Alternatively, the reticle formed from the original chip pattern may be placed in a step and repeat camera to thereby make a plurality of identical chip patterns on a mask. The mask is then developed and placed in a contact printer. The printer then contacts the wafer, with the same end result. Since contact printing rapidly destroys the mask, a one-to-one projection printer is preferred in mass production.

This process is now repeated for each of the several etching steps which are usually required to produce a patterned wafer. At the completion of this process, the patterned wafer, now containing a plurality of identical chip patterns over its surface with each chip pattern being the result of a plurality of etching, ion implantation, coating, etc. operations, is diced. This dicing results in a plurality of chips of identical electrical and geometrical properties. Such a process is described in an article entitled Electron Lithography for the Fabrication of Mic roelectric Devices, page 800, et seq., by Geraint Owen, Rep. Prog. Phys. Vol. 48, pp. 795-851, 1985, hereby incorporated by reference.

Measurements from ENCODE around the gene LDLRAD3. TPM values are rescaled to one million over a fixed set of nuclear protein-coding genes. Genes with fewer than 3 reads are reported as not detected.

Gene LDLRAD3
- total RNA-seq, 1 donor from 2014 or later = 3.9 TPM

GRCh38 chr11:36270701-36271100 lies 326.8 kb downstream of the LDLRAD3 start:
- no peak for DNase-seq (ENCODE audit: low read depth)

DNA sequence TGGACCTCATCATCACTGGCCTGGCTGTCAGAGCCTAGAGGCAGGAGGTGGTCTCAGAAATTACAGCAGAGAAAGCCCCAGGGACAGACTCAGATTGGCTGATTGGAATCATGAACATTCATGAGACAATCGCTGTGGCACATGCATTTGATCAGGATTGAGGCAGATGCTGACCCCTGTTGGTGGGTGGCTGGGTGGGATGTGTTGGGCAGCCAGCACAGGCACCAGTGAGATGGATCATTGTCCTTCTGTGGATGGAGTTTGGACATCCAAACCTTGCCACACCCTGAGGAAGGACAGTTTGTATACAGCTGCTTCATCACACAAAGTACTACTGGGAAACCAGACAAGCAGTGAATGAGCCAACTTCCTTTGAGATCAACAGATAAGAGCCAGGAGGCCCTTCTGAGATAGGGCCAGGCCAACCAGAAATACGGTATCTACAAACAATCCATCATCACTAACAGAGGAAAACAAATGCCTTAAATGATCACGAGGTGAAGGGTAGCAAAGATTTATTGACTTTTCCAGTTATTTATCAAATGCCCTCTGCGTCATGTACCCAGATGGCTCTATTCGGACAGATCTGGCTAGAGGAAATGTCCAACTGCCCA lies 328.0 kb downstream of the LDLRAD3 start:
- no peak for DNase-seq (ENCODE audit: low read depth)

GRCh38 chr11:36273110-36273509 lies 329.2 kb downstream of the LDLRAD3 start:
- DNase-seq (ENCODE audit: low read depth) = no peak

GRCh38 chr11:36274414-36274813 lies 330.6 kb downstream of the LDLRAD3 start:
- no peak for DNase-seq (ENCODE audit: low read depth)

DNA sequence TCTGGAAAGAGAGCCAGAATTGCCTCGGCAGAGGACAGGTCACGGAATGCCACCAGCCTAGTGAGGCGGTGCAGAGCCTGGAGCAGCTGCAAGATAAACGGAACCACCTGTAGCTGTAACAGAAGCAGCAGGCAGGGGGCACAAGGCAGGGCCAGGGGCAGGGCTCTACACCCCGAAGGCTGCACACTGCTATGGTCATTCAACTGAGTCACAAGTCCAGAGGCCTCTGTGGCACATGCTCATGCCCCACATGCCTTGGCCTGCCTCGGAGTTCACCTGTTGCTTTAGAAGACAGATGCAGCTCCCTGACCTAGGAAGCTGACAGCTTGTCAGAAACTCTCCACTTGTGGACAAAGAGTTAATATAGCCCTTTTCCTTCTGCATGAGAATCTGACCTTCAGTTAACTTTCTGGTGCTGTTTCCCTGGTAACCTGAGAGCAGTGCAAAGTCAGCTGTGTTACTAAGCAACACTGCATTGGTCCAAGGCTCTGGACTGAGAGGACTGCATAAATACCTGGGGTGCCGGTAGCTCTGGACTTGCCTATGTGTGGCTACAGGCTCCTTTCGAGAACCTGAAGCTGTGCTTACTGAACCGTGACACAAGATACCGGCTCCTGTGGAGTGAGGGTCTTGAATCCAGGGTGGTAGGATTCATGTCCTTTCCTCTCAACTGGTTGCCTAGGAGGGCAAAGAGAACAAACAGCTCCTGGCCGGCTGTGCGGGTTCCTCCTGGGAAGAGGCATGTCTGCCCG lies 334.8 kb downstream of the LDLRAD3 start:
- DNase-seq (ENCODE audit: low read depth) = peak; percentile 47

To make, for example a microcomputer, a chip is placed in a carrier and a plurality of chip carriers are placed on a card, there being suitable electrical connections between the chips of each chip carrier. Typically, a microcomputer consists of a plurality of cards mounted on a board with electrical connections existing between and into the various cards. (The monitor, usually a CRT, is a separate opto-electronic entity.)

Clearly, the use of a plurality of cards and the necessity of mounting a plurality of chip carriers on each card entails significant and expensive operations and techniques.